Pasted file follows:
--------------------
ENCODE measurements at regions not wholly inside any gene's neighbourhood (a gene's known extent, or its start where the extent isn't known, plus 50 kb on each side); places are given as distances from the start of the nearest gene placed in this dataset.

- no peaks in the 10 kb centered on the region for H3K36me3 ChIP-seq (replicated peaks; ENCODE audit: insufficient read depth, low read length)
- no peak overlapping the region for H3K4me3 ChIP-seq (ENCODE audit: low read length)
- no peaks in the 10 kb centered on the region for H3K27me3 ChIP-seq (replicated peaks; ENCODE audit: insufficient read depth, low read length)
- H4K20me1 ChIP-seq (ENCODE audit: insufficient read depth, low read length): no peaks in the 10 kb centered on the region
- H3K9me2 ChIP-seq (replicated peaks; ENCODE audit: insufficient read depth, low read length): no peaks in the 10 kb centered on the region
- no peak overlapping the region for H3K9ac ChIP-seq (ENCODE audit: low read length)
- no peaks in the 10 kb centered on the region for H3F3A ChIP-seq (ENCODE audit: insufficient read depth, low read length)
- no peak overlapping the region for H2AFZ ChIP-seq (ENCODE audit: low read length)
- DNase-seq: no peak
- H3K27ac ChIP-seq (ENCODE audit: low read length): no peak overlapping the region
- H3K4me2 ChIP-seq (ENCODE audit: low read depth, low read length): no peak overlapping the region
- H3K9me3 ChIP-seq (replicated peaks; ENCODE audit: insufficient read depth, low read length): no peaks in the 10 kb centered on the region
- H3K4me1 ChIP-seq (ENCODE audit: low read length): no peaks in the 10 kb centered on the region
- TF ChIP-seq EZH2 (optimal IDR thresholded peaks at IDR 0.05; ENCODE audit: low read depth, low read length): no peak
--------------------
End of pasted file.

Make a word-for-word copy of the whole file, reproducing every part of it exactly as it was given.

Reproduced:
ENCODE measurements at regions not wholly inside any gene's neighbourhood (a gene's known extent, or its start where the extent isn't known, plus 50 kb on each side); places are given as distances from the start of the nearest gene placed in this dataset.

- no peaks in the 10 kb centered on the region for H3K36me3 ChIP-seq (replicated peaks; ENCODE audit: insufficient read depth, low read length)
- no peak overlapping the region for H3K4me3 ChIP-seq (ENCODE audit: low read length)
- no peaks in the 10 kb centered on the region for H3K27me3 ChIP-seq (replicated peaks; ENCODE audit: insufficient read depth, low read length)
- H4K20me1 ChIP-seq (ENCODE audit: insufficient read depth, low read length): no peaks in the 10 kb centered on the region
- H3K9me2 ChIP-seq (replicated peaks; ENCODE audit: insufficient read depth, low read length): no peaks in the 10 kb centered on the region
- no peak overlapping the region for H3K9ac ChIP-seq (ENCODE audit: low read length)
- no peaks in the 10 kb centered on the region for H3F3A ChIP-seq (ENCODE audit: insufficient read depth, low read length)
- no peak overlapping the region for H2AFZ ChIP-seq (ENCODE audit: low read length)
- DNase-seq: no peak
- H3K27ac ChIP-seq (ENCODE audit: low read length): no peak overlapping the region
- H3K4me2 ChIP-seq (ENCODE audit: low read depth, low read length): no peak overlapping the region
- H3K9me3 ChIP-seq (replicated peaks; ENCODE audit: insufficient read depth, low read length): no peaks in the 10 kb centered on the region
- H3K4me1 ChIP-seq (ENCODE audit: low read length): no peaks in the 10 kb centered on the region
- TF ChIP-seq EZH2 (optimal IDR thresholded peaks at IDR 0.05; ENCODE audit: low read depth, low read length): no peak